The Robert Graves Review


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Verses for Margaret Russell

Carl Hahn and Michael Joseph

Abstract: This note brings to light an unrecorded poem written by Robert Graves in 1940 for Margaret J. Russell, who had been Jenny Graves’s nanny, 1919-1921.

Keywords: occasional verse, domestic life, Margaret Russell


They’ve raised the fares by ten percent.

It leaves us in consequence, short of rent.

But if we raise the legal tender,

Be off to Paris, for a quick weekender.

Tales of other men all remind us

We too – can have a jolly good time

And departing leave behind us

Loaded evidence of a pushing crime.

RG. 2 5/40

The eight-line unpublished poem is written on the verso and recto of facing leaves in a small oblong autograph book that belonged to Margaret J. Russell (née Reed), whose signature appears on the front pastedown.[1]

Miranda Seymour describes Russell as ‘a doting Geordie nanny’. [2] Graves and his wife Nancy Nicholson hired her in March 1919 to look after Jenny, their first child. Although she and Jenny became virtually inseparable, ‘doting’ underplays her stature and influence in the family. Richard P. Graves describes her as having a ‘warm heart and [a] fund of common sense [...] able to temper Nancy’s rigid adherence to the latest set of up-to-date methods for bring up children’.[3] He says that Margaret was a forceful person who apparently took over management of the house, ‘having charge of the money, & giving R & N pocket-money weekly out of their own money’.[4]

Two years later, however, in February 1921, Nancy dismissed her for ‘spoiling little Jenny’ (Seymour, p. 100), or perhaps, for failing ‘to follow [...] strict instructions as to diet and daily routine’ for Jenny and David,[5] their young son. By this point, what seems to have become a conflict between the warm-hearted, old-fashioned Margaret (a self-described ‘stick-in-the-mud’) and the modern, ideological and slightly frazzled Nancy (with Graves caught in the middle) led Margaret to fall ill: an illness that Graves’s mother, Amy, called a nervous breakdown.[6]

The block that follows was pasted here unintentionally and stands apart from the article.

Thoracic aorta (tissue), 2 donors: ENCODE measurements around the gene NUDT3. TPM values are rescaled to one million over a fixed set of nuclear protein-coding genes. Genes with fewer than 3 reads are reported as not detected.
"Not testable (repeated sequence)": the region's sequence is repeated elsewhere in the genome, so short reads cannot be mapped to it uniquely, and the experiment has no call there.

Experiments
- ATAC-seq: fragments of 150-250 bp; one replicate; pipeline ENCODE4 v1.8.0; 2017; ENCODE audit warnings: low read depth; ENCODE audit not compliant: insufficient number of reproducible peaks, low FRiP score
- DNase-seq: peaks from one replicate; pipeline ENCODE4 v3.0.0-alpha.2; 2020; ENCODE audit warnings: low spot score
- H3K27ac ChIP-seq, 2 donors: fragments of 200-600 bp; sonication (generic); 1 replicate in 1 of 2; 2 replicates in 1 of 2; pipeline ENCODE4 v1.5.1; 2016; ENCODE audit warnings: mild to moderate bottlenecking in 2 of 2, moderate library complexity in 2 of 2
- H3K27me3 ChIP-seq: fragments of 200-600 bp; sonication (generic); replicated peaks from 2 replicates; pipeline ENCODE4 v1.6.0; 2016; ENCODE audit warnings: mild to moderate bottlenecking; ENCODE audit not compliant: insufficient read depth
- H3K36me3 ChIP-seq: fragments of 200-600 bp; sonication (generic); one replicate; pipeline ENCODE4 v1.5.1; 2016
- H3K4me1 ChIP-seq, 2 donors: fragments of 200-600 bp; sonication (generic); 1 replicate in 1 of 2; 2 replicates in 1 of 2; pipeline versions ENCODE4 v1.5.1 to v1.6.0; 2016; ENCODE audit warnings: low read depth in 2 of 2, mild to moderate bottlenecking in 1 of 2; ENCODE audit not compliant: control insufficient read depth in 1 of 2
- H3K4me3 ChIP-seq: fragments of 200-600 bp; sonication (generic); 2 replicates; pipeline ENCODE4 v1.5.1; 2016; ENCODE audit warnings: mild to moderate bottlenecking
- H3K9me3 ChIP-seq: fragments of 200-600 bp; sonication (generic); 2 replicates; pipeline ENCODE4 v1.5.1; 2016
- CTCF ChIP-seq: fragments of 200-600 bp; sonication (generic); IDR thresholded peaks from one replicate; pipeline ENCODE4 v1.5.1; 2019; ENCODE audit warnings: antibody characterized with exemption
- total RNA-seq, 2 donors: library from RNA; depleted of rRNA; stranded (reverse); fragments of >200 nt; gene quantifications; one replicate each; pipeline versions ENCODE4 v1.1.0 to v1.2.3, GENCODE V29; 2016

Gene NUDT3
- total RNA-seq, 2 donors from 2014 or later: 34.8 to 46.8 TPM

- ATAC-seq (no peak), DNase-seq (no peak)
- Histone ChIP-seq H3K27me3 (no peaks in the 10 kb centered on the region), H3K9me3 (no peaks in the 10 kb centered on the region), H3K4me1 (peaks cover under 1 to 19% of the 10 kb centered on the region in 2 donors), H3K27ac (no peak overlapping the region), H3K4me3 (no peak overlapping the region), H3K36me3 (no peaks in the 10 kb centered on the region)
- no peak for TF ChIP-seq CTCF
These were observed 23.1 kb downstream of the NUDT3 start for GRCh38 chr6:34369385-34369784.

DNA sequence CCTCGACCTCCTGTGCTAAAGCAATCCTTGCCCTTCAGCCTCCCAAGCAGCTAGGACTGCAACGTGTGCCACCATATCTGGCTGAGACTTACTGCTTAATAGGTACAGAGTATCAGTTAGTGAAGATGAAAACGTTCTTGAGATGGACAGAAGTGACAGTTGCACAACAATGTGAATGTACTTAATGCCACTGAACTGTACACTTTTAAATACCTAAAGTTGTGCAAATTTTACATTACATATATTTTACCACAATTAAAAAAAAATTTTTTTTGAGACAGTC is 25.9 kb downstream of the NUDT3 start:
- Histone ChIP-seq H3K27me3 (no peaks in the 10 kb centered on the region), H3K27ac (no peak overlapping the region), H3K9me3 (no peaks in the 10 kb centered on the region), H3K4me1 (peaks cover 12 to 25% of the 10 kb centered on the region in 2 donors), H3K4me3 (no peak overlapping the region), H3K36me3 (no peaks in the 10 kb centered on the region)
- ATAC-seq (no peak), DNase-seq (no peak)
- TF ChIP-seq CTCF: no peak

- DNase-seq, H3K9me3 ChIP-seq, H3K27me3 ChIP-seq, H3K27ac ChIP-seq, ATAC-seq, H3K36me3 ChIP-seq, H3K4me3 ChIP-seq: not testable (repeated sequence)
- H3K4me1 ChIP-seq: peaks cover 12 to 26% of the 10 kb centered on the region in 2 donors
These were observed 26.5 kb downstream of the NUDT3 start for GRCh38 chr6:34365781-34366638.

Dismissing Margaret took a curious form. Rather than break the news themselves, Robert and Nancy sent her to Graves’s parents in Wales ‘on the pretext of a holiday [...] relying on Amy to hand her their letter of dismissal’ (Wilson, p. 266; Assault, pp. 241-42).

Imagine the effect on Margaret. For two years, Jenny had been the centre of her life, as if she were Jenny’s mother.

Margaret was working at a doll’s dress for Jenny when told of her dismissal; and she cried out: ‘Oh my Jenny! My darling Jenny!’ in floods of tears. APG who witnessed this miserable scene, wrote sympathetically in his diary that evening: ‘I hope Nancy will get as faithful a servant in her place”’. (p. 242)

Despite everything, Margaret remained on affectionate terms with Graves, as the many entries in his diary (1935-1939)[7] attest, portraying a warm friendship that involved gift-giving, teas, walks, gossipy personal confidences, movies, even a proposed trip with Riding to France. (Might this have been the ‘quick week-ender’ to which Graves’s autograph refers?)

Along the way, Margaret fell into the habit of addressing Graves as ‘Captain’ and referred to him as ‘The Captain,’ the rank he’d achieved in the Royal Welch Fusiliers.[8] Graves gave himself to the practice cheerfully, for example inscribing her copy of his Work in Hand: ‘To Margaret with love from The Captain, 1942’.